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Judy Lair is a licensed counselor and owner of Counselorplace Christian Counseling. She is the author of “From the Other Side of the Couch: A Biblical Counselor’s Guide to Relational Living.” Judy’s personal struggles with fear led her through the valley of hurt and sorrow. She now embraces a joy-filled life grounded in God’s truth and freedom in Christ. Judy uses her professional counseling expertise to tell stories that help people find healing and freedom. Her vulnerable, godly approach helps people find courage to move from Fear to Freedom. For more information or speaking requests, email JudyLair@counselorplace.com or sign up for blog posts at http://judylair.blogspot.com

 “Freedom is attainable. Trust me, I’ve been on the anxiety side, gone through the Valley of the Shadow of Death, and now I’m praising God, eating at the banqueting table, and helping others make the same journey. Whether you find yourself stuck in anxiety, disappointment, grief, or confusion, your heart can be set free.” Judy Lair, “From the Other Side of the Couch.”

Monday, June 6, 2016

A New Song


I waited patiently for the Lord; he turned to me and heard my cry. He lifted me out of the slimy pit, out of the mud and mire; he set my feet on a rock and gave me a firm place to stand. He put a new song in my mouth, a hymn of praise to our God. Many will see and fear and put their trust in the Lord. Psalm 40:1-3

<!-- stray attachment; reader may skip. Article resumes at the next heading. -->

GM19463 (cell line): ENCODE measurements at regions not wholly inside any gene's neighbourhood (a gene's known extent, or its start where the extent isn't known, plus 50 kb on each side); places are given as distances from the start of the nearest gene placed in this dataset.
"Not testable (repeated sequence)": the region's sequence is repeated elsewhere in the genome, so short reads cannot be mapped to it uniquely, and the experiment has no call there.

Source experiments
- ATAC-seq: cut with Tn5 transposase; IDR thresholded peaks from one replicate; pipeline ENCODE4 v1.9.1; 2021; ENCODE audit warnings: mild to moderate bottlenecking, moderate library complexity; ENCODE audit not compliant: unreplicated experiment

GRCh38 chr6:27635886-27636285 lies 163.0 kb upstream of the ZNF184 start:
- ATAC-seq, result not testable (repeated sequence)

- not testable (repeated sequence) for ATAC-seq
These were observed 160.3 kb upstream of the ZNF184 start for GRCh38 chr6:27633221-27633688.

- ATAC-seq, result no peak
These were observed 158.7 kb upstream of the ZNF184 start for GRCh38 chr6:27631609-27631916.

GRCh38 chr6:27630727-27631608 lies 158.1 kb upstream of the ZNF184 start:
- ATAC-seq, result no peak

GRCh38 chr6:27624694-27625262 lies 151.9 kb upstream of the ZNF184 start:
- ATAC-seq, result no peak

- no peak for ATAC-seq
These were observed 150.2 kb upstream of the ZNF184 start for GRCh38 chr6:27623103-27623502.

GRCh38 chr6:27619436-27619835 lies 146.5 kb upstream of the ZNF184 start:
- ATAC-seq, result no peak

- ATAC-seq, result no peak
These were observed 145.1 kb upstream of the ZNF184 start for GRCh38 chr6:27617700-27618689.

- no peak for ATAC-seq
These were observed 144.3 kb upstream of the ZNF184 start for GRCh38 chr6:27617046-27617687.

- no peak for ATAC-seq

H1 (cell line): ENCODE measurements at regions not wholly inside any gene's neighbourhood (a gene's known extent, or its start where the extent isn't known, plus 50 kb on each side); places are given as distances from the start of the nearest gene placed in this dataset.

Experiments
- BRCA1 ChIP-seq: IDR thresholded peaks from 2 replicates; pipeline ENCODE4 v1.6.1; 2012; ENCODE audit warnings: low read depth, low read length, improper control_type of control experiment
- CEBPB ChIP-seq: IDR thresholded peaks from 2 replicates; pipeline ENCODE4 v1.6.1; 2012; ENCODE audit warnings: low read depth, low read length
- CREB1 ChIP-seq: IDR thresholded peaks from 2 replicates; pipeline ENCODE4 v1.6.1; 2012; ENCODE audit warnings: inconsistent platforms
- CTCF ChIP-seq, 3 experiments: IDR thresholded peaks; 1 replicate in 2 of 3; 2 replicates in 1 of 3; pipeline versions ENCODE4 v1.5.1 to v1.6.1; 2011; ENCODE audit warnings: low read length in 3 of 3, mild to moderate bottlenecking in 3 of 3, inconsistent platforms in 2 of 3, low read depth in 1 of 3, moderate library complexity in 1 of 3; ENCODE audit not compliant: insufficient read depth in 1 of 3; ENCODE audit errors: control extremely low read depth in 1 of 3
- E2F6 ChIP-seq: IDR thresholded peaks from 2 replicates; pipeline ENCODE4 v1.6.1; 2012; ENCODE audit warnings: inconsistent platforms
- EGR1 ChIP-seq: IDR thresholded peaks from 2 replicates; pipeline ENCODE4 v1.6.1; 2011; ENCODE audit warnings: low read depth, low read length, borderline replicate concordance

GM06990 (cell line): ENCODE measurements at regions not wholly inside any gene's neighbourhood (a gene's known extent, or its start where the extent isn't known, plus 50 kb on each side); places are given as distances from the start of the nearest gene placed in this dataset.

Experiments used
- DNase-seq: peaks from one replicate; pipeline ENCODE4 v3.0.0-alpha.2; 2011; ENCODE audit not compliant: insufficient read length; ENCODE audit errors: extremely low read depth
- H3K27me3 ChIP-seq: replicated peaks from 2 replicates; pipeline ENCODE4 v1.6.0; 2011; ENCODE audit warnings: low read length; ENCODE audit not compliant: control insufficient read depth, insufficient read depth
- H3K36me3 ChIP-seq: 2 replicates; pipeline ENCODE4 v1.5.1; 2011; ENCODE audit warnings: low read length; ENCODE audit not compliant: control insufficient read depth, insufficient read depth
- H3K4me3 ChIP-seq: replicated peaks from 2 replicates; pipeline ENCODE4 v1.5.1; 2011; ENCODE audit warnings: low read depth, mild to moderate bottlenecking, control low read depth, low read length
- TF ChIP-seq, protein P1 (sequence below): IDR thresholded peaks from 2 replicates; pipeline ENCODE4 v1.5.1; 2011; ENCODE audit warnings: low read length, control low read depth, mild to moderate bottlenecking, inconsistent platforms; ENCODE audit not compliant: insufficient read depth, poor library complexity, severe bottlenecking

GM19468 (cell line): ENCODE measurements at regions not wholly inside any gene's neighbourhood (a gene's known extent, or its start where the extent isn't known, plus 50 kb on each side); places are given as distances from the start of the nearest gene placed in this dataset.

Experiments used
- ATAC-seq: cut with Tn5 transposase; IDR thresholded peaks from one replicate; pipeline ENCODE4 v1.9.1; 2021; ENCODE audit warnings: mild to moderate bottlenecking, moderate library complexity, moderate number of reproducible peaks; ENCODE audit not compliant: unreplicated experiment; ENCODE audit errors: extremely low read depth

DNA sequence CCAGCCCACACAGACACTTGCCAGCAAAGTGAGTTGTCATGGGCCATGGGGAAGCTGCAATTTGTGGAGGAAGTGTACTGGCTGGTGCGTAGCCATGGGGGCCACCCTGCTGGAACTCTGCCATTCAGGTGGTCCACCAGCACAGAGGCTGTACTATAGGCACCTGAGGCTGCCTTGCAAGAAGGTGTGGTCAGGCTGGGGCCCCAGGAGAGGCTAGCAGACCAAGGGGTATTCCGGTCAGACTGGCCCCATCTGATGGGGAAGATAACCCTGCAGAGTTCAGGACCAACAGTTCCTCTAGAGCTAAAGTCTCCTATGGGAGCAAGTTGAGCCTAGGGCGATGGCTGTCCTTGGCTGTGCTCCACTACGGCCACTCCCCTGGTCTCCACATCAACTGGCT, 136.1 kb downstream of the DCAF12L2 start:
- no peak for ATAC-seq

I’ve had six different offices in my 14 years of counseling. I began working out of my condo, then moved to a tiny 9x9 office some years later. Last month I had the opportunity to move my counseling office within our suite. I had eyed the corner office with two walls of windows since we leased the suite three years ago. When I initially joined the suite, I was thankful for the opportunity to be part of a group of folks who, like me, loved helping people. First-time clients called my small office “cozy.”

A lot of good things took place in that small office. Clients laughed, cried, and God used me to walk alongside them in difficult times. I wrote and published my first book, From the Other Side of the Couch: A Biblical Counselor’s Guide to Relational Living. I was content and grateful for God’s provision. Then an opportunity came open and I stepped out and asked if I could move into the more spacious corner office. Just one door down, yet I feel a new energy, new ideas, and hugely blessed every time I walk into that space.